For free OCR training tips, get this powerful free OCR Guide: Warrior Strong - How Elite Athletes Become Resilient to Injury in Obstacle Course Racing

        Know a real badass? Send them here to submit an application to be our next profile in badassary -  or apply yourself!




        Profiles In Badassry - Justin Anderson November 24 2016, 0 Comments

        MudGear Profiles in Badassary is an article and interview series dedicated to documenting the incredible characters and stories that we come across in the world of OCR and outdoor adventure and endurance racing events. They range from everyday heroes to extreme athletes but all have unique and engaging stories to tell.

        How Did You Get Into OCR Racing?

        I was about 70 pounds overweight and had just gone through a very bad break up from a 10 year relationship. I saw an ad for a spartan race and decided that it would give me something to train for and a goal to set my sights on.  

         

        How do you describe what you do to people outside of the OCR community? (and why you do it)

        My initial response is that OCRs are a way to feel like a kid again and also to overcome fears and anxieties that permeate everyday life. I explain to them that, while it may seem crazy or extreme, it is a lifestyle that continues to show me who I am and what I am capable of.  

         

        What's been your most interesting or memorable moment in your OCR career so far?

        My most memorable moment will always be finishing the 2014 Vermont Ultra Beast. This was a race that made me extremely nervous and was way outside of my comfort zone and athletic ability (my longest run at that point was about 12 miles...most of it walking!). It was such an amazing sense of accomplishment that I will never forget that moment...or the amount of food i ate afterwards!

        What's the best training or racing advice you've ever received?

        Take care of and listen to your body. The idea of "beast mode" or crushing yourself everyday in the gym is only going to hurt you and is never going to make you better.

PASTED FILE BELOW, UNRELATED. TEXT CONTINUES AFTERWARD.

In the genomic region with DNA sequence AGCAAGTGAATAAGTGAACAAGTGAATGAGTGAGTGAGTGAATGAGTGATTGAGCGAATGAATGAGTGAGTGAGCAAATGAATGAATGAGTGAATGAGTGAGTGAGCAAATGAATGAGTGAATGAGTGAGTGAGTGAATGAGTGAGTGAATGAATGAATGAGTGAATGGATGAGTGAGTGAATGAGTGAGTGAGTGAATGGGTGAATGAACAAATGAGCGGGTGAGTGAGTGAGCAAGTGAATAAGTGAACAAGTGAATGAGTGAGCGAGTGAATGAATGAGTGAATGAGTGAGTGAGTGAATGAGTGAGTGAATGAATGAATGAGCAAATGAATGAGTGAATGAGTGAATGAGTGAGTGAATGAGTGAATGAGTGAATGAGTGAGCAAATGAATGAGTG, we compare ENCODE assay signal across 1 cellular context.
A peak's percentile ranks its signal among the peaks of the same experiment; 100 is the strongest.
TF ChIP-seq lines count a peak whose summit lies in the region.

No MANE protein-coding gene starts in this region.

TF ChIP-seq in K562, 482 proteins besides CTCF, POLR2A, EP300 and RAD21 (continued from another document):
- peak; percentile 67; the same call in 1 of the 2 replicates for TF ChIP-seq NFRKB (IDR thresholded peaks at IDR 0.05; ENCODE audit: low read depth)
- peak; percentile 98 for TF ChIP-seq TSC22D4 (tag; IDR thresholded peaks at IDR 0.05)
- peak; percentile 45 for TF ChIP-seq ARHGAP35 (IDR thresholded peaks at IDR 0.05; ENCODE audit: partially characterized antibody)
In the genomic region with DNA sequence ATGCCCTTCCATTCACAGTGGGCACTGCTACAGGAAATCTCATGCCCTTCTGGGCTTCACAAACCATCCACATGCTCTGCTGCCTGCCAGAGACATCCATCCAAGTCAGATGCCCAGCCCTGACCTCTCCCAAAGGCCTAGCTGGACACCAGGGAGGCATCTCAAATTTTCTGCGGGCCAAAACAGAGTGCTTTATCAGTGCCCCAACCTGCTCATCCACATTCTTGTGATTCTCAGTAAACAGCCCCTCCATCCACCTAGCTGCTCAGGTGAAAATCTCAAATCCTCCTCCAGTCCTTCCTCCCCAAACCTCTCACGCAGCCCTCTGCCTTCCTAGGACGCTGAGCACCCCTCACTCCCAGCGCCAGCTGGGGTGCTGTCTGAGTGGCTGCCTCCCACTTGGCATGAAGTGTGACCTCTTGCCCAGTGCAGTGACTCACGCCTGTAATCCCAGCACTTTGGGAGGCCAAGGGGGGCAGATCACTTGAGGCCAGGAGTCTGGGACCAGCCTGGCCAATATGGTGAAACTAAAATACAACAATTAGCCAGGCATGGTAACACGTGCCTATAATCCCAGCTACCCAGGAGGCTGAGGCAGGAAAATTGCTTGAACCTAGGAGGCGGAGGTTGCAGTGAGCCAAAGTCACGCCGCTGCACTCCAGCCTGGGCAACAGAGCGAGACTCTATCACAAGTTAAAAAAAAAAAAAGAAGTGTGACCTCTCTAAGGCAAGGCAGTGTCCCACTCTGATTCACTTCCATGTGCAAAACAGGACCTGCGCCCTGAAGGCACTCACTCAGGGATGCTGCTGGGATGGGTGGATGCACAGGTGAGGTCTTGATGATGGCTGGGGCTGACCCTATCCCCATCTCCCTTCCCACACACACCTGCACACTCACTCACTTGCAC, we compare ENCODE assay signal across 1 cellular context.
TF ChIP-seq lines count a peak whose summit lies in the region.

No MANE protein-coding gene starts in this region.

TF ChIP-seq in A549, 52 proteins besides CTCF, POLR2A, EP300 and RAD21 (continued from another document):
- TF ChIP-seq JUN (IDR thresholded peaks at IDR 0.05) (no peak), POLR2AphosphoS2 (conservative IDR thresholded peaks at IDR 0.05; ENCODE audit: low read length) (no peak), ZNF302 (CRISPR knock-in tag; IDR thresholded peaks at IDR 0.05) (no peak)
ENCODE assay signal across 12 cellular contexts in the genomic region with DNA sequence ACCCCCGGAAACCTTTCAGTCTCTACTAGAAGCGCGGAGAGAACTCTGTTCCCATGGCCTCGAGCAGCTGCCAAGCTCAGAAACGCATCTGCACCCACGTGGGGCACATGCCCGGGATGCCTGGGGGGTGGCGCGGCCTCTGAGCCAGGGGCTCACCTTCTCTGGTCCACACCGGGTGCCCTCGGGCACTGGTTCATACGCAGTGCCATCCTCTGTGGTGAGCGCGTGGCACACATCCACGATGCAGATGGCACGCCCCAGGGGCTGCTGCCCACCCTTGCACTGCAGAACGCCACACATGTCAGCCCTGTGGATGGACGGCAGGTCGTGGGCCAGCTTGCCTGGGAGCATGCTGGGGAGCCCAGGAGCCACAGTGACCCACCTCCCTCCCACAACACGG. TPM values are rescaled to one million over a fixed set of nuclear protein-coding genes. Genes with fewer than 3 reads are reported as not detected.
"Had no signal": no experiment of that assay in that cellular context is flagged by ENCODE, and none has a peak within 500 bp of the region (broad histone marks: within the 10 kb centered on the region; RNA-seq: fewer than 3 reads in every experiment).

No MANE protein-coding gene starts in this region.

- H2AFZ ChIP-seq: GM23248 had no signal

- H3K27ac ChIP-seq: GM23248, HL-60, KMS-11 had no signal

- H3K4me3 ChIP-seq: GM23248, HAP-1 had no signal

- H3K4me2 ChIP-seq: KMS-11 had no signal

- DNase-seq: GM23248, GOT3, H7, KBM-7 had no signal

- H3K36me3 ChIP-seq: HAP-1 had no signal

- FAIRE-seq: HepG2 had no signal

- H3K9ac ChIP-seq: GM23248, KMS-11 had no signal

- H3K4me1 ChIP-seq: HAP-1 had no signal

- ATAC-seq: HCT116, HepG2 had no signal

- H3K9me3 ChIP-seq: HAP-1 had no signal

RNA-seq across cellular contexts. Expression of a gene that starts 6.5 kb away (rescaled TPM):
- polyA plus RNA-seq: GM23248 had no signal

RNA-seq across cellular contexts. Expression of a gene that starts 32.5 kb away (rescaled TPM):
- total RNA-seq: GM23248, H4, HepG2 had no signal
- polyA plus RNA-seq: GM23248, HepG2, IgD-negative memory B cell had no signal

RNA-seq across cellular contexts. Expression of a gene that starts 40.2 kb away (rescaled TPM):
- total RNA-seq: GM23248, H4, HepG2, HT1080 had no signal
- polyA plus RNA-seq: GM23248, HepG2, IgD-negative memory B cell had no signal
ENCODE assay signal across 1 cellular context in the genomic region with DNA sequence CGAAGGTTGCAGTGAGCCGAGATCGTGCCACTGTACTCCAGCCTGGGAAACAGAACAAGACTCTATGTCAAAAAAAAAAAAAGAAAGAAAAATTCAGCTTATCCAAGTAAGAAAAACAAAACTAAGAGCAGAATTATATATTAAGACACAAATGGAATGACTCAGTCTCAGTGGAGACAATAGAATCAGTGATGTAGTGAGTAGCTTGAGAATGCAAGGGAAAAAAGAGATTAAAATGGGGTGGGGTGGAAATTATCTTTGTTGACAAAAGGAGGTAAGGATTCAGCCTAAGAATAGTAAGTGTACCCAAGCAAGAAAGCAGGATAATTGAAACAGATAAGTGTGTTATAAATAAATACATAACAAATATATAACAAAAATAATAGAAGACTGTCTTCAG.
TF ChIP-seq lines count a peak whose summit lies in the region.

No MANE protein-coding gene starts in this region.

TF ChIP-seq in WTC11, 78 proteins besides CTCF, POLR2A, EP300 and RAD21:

What personal challenges has OCR has helped you overcome?

        OCR has helped me overcome severe depression and anxiety. Also, I was a very heavy drinker before racing, and OCR has been a huge part of my commitment to a sober lifestyle. All around it has just made me a better person.

         

        What inspires you?

        My biggest inspiration is seeing people every weekend toe the line with doubts, fears, or physical limitations and watching them face those obstacles and come out and give it their all. To me, those people are the true elites, the true role models.  

         

        Any race stats you'd like to share? Any goals for this year?

        I have set some pretty lofty goals for myself this year, including a top 25 finish in the spartan points and a top 5 finish at WTM. I am putting in the work now, so if I race hard and believe in myself, there is no telling what I can accomplish.

        What's something about you that others might find surprising?

        Maybe a couple of things. First, that I am a lawyer in DC. Second, that I have absolutely no running background, and 3 years ago i couldn't even run 1 mile!

         

        What are your thoughts on the current state and future of OCR?